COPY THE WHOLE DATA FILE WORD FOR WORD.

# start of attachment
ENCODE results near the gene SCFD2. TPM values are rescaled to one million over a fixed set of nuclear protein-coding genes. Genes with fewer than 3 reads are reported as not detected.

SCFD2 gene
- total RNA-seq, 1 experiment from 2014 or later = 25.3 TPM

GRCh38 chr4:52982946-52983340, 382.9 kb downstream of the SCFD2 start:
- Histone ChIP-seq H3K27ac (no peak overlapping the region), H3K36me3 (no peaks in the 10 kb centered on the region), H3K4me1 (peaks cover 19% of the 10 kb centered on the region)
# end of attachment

ENCODE results near the gene SCFD2. TPM values are rescaled to one million over a fixed set of nuclear protein-coding genes. Genes with fewer than 3 reads are reported as not detected.

SCFD2 gene
- total RNA-seq, 1 experiment from 2014 or later = 25.3 TPM

GRCh38 chr4:52982946-52983340, 382.9 kb downstream of the SCFD2 start:
- Histone ChIP-seq H3K27ac (no peak overlapping the region), H3K36me3 (no peaks in the 10 kb centered on the region), H3K4me1 (peaks cover 19% of the 10 kb centered on the region)